Their Phoenix bakery was the first of its kind. 20 years later, they're still defying odds

Endia Fontanez
Arizona Republic

It's an accomplishment for any bakery or restaurant to stay in business for two decades. It's a miracle for a niche, allergen-friendly bakery to have survived.

But after 20 years in business, Gluten Free Creations is going strong and has become a household name for those with Celiac Disease in the Valley. It's certainly not what the owners envisioned for themselves.

Before going gluten-free, LynnRae Ries and her husband Vern Lang were not chefs. The couple traveled a lot and were used to eating most of their meals at restaurants. But after being diagnosed with Celiac Disease in 2000, Ries knew she had to learn how to cook and bake for herself.

"It was a culture shock," said Lang.

The diagnosis came at a time before everyone had access to the internet and smartphones to easily look up products, ingredient lists and restaurants to check for allergens. Words like "gluten" and "Celiac disease" were basically a foreign language for most. But Ries has always loved to study and learn new things, and she quickly made it her mission to learn as much as possible about gluten-free food.

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"My grandma liked to bake, so I would just kind of envision her baking and try to do it. And I had bookcases full of research books," Ries said.

The first gluten-free cookbook she ever read was by a woman named Bette Hagman, so Ries traveled to Seattle to meet her and learn everything she could from her.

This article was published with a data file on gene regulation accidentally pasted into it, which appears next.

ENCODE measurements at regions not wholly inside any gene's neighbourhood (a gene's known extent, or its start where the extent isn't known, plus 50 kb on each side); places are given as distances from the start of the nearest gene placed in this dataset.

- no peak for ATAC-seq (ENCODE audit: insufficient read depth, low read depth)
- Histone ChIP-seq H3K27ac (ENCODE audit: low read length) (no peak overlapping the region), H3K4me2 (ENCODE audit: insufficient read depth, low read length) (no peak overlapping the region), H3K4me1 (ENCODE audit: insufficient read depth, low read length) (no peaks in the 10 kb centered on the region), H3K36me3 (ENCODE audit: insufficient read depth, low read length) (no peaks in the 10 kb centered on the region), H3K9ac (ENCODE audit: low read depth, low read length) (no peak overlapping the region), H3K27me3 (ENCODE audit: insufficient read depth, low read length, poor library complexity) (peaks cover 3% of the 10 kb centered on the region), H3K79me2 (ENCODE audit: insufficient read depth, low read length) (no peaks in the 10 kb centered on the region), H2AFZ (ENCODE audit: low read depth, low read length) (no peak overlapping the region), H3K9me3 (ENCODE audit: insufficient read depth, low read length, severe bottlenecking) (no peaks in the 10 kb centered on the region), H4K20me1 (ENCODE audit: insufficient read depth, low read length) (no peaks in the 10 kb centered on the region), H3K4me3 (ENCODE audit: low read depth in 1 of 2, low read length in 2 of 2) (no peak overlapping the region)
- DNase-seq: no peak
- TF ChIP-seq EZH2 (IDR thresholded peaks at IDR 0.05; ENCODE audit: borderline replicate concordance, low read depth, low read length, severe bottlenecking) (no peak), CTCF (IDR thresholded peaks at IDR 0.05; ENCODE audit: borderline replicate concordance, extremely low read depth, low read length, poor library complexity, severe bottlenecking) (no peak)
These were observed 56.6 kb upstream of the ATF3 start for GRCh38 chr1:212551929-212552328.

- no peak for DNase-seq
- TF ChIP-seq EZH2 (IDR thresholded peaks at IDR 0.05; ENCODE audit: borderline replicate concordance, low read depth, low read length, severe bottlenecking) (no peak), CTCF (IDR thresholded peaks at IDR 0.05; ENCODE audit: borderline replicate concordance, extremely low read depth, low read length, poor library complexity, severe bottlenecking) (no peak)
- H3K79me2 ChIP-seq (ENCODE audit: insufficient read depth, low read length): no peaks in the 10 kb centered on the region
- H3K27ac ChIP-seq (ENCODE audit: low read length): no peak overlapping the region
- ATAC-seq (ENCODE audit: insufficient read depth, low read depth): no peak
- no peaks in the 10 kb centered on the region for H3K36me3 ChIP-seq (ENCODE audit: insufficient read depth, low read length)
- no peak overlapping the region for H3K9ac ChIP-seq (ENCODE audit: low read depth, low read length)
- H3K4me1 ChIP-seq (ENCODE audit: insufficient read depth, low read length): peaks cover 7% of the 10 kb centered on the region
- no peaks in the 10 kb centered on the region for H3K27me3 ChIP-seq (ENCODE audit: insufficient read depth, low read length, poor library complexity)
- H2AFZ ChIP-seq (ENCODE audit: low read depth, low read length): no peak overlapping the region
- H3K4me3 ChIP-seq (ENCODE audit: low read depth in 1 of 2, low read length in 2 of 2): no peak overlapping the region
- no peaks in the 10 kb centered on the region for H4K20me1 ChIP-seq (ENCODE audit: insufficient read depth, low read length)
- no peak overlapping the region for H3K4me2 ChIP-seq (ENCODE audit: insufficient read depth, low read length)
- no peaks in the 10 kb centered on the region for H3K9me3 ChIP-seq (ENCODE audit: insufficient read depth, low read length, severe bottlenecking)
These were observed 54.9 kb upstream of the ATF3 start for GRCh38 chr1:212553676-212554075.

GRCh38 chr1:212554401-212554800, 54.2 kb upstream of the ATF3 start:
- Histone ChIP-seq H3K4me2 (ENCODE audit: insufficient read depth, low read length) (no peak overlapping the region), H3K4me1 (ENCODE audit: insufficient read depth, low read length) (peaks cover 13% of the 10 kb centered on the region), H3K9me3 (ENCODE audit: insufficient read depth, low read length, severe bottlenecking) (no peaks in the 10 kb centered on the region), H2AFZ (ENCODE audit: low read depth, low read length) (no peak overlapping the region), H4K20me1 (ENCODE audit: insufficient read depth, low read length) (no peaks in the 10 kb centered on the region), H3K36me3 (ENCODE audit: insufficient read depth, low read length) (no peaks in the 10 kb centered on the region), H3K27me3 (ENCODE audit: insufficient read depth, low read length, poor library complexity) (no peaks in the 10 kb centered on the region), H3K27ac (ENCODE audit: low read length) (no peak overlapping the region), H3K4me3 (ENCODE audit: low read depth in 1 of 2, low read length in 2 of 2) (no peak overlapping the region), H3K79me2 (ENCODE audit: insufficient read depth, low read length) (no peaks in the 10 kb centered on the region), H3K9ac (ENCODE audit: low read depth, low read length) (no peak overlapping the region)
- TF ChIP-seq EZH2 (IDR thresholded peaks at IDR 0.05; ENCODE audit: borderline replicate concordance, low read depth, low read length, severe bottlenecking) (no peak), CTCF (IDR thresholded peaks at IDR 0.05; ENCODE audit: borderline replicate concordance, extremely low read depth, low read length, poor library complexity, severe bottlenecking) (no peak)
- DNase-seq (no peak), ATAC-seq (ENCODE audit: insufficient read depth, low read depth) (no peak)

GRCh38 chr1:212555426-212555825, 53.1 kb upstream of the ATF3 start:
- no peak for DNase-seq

"I knew I couldn't do it just for myself, but I could help others. So I helped form support groups here in the Valley. The more I learned, the more I could teach," she said.

Between 2002 and 2005, Ries wrote three books: "What? No Wheat?: A Lighthearted Primer to Living the Gluten-free Wheat-free Life" (2002), "Delicious Gluten-free Wheat-free Breads" (2002), and "Waiter, Is There Wheat in My Soup?: The Official Guide on Dining Out, Shopping and Traveling Gluten-Free and Allergen-free" (2005).

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How a Thanksgiving pie inspired a full-time bakery business

Ries and Lang didn't know right away that they would open a gluten-free bakery.

After learning the ins and outs of gluten-free cooking and baking, Ries hosted cooking classes and support groups for others with Celiac, which she advertised via posted signs near the entrances of grocery stores like Sprouts and Whole Foods. Ries even ended up hosting everyone from her cooking class at her home for an entirely gluten-free Thanksgiving feast.

It was at that Thanksgiving dinner that she and Lang decided to start a bakery.

"As they were leaving, people kept asking, 'Can we leave with a pumpkin pie? Or an apple pie?' After cooking this big meal, they wanted more dessert! So we looked at each other and said, 'Maybe there's room for a bakery'," Lang said.

They quickly learned how expensive it was to open a bakery. The couple looked for a space, but had no luck. Finally, a friend suggested running the bakery out of their house. The couple had to move out of their house and rent another place to live while their former home was converted into a bakery. They installed new tile floors and added additional ovens and freezers.

"It would have passed the Health Department standards, but not zoning. So what we did for zoning was, we went to all the neighbors and told them what we're doing and then fed them desserts. And that went on for a year," Lang said.

Finally, Ries and Lang found a place on 29th Street and Thomas Road, where they opened the first official location of Gluten Free Creations Bakery in 2002.

LynnRae Ries, founder and operations manager at Gluten-Free Creations Bakery, covers a gluten-free cake with sprinkles inside the bakery in Phoenix on March 1, 2023.